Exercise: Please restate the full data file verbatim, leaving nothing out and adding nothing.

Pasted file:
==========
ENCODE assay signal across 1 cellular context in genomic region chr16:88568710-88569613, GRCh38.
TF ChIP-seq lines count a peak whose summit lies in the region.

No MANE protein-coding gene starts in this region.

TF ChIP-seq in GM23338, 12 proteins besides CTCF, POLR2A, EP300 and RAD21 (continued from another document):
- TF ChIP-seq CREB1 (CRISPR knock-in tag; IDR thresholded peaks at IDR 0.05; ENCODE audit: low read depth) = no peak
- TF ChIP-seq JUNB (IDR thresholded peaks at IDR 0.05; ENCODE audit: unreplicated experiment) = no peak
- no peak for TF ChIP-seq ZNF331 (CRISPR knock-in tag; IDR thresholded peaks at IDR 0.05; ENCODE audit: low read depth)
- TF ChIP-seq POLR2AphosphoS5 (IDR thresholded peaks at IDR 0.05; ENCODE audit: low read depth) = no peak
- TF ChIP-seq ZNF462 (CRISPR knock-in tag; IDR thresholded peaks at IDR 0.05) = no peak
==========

ENCODE assay signal across 1 cellular context in genomic region chr16:88568710-88569613, GRCh38.
TF ChIP-seq lines count a peak whose summit lies in the region.

No MANE protein-coding gene starts in this region.

TF ChIP-seq in GM23338, 12 proteins besides CTCF, POLR2A, EP300 and RAD21 (continued from another document):
- TF ChIP-seq CREB1 (CRISPR knock-in tag; IDR thresholded peaks at IDR 0.05; ENCODE audit: low read depth) = no peak
- TF ChIP-seq JUNB (IDR thresholded peaks at IDR 0.05; ENCODE audit: unreplicated experiment) = no peak
- no peak for TF ChIP-seq ZNF331 (CRISPR knock-in tag; IDR thresholded peaks at IDR 0.05; ENCODE audit: low read depth)
- TF ChIP-seq POLR2AphosphoS5 (IDR thresholded peaks at IDR 0.05; ENCODE audit: low read depth) = no peak
- TF ChIP-seq ZNF462 (CRISPR knock-in tag; IDR thresholded peaks at IDR 0.05) = no peak